Irish Women Are Sharing Their Stories Of Travelling To Get Abortions As Part Of A New Exhibition

    "I don’t think people are aware of the hardships of having to travel," Grace Dyas, who created Not at Home, told BuzzFeed News.

    Stories from women who have had to travel to England from Ireland and Northern Ireland for abortions take centre stage at the Not at Home exhibition in London this weekend.

    Abortion is illegal in almost all circumstances in Ireland. It is also illegal in Northern Ireland, where the Abortion Act 1967, which allows women access to the procedure in the rest of the UK, was never extended. An estimated 10 women per day travel from the island of Ireland to access abortion in England.

    Artists and abortion rights activists Grace Dyas and Emma Fraser have spent the past two years collecting the stories of women who have made this journey, dating from 1983 to now, and will tell every single one of them during a performance of Not at Home at the Platform theatre in Southwark on 16 and 17 December. They hope to raise money to take the show around Ireland ahead of a referendum on legalising abortion next year.

    "I don’t think people are aware of the hardships of having to travel," Dyas told BuzzFeed News. She hopes the exhibition, which has already been shown in Dublin, will help build awareness of the secret journey so many Irish women make.

    "These women are invisible most of the time," she said. "They’re just referred to as statistics, but there’s 10 a day travelling to the UK and you don’t hear anything about who they are and what their experiences are. We’re trying to highlight and make visible their reality."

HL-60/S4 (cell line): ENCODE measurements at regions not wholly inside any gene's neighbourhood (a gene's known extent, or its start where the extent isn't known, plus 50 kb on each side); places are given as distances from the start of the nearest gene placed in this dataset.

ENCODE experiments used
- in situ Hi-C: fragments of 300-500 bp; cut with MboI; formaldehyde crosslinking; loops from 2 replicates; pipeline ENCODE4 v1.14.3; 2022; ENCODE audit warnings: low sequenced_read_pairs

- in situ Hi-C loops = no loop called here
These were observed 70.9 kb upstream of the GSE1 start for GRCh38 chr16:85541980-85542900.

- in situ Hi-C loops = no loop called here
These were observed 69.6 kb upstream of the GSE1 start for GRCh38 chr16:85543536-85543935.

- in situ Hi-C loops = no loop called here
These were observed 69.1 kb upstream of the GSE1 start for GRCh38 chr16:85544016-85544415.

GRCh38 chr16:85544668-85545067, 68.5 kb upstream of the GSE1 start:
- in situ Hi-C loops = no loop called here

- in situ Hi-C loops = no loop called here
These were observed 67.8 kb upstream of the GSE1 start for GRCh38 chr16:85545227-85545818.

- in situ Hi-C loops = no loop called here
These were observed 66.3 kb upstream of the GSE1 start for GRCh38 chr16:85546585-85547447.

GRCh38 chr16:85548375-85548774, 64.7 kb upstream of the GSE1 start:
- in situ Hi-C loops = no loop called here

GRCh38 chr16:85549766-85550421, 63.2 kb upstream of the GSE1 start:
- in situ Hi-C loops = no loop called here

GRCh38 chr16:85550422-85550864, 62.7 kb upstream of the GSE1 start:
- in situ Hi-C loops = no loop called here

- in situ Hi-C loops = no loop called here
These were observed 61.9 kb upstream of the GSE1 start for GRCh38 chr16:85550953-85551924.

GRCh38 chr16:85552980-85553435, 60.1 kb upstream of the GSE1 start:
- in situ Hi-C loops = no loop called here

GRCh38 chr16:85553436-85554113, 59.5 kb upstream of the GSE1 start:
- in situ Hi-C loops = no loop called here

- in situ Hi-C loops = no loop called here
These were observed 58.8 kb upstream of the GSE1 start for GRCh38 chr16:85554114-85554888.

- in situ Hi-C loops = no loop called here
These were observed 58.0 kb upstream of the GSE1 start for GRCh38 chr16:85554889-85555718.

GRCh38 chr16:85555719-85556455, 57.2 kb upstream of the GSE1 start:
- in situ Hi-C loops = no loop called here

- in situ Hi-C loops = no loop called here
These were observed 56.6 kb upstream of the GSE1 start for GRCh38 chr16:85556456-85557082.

Dyas said the often moving stories highlight the consequence of abortion laws in Ireland, which end up forcing women to travel rather than preventing them from having abortions.

    "One of the earliest stories we got was about a woman who had a cup of tea in the airport on her way over to Leeds, and when she got to the clinic they said she couldn’t have the procedure because she’d had the tea, meaning she couldn't have an anaesthetic," Dyas said.

    "They told her she’d have to come back another day, but that was impossible for this woman. Travelling from Ireland she’d arranged all her work and everything around it.

    "She had to have the procedure with no anaesthetic. So there’s an Irish woman in an English clinic having the procedure with no anaesthetic. I just felt that was really a consequence of the law."

    Not at Home is intended to be neither pro- nor anti-choice, but instead aims to educate about the reality of women travelling for abortion.

    "It’s about creating a space for the undecided," Dyas said. "Because they’re complex issues to think about. Our argument is not about whether you agree with having an abortion or not, it’s about the fact that Irish women are traveling and they’re having this procedure not at home.

    "Women are away from home, more often than not in the UK, and how does that sit with you?"